Say "Hell Yeah" to "Catbirds Say Yeah"
By: Sam Houghton, August 29, 2012
RACHEL JARVIS - What is a Catbird? If Justin Bieber and Lady Gaga had quadruplets, except somehow they ended up being kind of musical in addition to being rather large and rubbery, and it happened about 50 or 60 years ago, well, presto!
The Catbirds, a rabble-rousing rock n’ roll band that calls the Lower Cape home, are set this week to release their first full-length album, Catbirds Say Yeah.
What better excuse for an end-of-season party at the Beachcomber?
The band is fronted by Chandler Travis of Eastham and Steve Wood of Orleans, two defiant and experienced Cape musicians joined by drummer Rikki Bates and Dinty Child on guitar and mandocello.
Catbirds Say Yeah!
The Catbirds' CD Release party
Friday, August 31 @ 9 PMWellfleet Beachcomber 1120 Cahoon Hollow Road, Wellfleet
$10 cover charge
The album will also be available at Booksmith and Instant Karma in Orleans and online at thecatbirds.net.
Their prerogative: to make loud and original music, a daunting task on Cape Cod. But the band plugs at it anyways, speed bumps be darned. According to Wood, the band was offered money by the brass at Grumpy’s Pub in Falmouth to quit playing at a recent gig.
As Wood explains, “He said we were too loud for them, so we turned the music down instead.”
Pop this baby in and hit cruise control
But there are sweeter spots coming up for The Catbirds, like the main slot at the Wellfleet Beachcomber and a mini tour to New York, where they will be headlining at the esteemed Knitting Factory and playing a gig in Woodstock at the Bearsville Theater in September.
As hard as it can be to play original music in a beach resort community, Catbirds Say Yeah, does not surrender to the tourist-pleasing vibe. From the opening number, “All I Wanna Know Is,” with a honking harp intro and crashing guitars, all the way through to the end of the album, it is a guns-blazing rock statement.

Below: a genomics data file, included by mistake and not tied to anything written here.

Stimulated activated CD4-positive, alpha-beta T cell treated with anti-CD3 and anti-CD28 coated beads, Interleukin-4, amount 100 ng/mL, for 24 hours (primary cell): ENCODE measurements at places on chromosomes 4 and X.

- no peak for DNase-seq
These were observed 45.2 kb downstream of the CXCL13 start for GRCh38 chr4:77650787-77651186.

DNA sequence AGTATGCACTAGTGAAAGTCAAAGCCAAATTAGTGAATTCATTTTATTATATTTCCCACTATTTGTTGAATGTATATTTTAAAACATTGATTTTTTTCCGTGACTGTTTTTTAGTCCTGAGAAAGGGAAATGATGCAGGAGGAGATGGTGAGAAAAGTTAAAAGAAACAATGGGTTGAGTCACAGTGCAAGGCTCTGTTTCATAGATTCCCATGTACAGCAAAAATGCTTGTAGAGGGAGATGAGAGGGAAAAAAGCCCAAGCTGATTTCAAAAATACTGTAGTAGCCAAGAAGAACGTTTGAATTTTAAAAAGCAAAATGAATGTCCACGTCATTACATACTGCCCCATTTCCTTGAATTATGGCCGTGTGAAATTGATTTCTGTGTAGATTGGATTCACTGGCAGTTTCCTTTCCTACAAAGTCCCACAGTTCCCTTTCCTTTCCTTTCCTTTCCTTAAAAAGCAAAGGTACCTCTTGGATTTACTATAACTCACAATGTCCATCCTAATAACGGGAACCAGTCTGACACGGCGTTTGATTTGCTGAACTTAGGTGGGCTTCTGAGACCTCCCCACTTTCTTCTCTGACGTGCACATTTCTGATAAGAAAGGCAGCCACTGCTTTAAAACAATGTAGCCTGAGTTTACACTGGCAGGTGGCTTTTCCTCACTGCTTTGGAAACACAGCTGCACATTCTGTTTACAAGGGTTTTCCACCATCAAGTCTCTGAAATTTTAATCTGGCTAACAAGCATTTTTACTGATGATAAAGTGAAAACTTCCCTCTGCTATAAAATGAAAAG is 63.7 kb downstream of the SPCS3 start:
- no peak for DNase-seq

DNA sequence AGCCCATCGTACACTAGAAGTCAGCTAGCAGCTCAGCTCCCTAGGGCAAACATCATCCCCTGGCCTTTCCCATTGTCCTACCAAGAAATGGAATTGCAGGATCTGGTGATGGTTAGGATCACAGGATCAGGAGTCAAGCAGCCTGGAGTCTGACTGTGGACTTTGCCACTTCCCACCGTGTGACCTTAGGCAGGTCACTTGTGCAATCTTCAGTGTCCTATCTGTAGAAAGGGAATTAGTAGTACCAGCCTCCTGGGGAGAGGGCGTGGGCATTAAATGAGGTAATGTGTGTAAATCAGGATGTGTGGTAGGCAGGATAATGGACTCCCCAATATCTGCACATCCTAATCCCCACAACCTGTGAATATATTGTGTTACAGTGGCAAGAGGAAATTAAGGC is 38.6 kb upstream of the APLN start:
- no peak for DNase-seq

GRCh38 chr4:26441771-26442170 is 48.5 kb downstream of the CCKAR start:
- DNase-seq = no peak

With brash and entertaining lyrics, the band could be compared to a more modern and hardcore Kinks. And while the band might be loud, it is not chaotic or loose. There is not much variety between the 12 tracks, but the sound is tight and proficient, creating a windows-down, highway-cruising, crank-this-tune-up kind of album.
The louder, the better
A popular face in the Lower Cape music scene, Travis has a thirst for playing loud music. The Catbirds is the quench for that thirst, something many of his other bands like The Incredible Casuals and the Chandler Travis Three-O are not able to capture.
“I needed to have a loud rock band with Steve [Wood],” says Travis, when asked how the band originated.
The two once fronted a band called Lester together, an homage to Lester Bangs that was shelved when other projects kept interfering. When time freed up, Travis became restless again, finally forming The Catbirds with Wood in 2010.
Much of the writing on the album comes from Travis, but he will jump at any chance he can to call Wood the inspiration for the band.
Wood’s history as a musician started when he was a teenager in the early ‘80s, playing in a popular hardcore band called The Freeze. The Freeze were troubadours in the Cape Cod punk scene, playing sparse venues like the now-defunct Mill Hill Club in West Yarmouth, which housed touring hardcore bands like Black Flag.
And with this album, The Catbirds bring back a taste of a louder, more punk rock Cape Cod.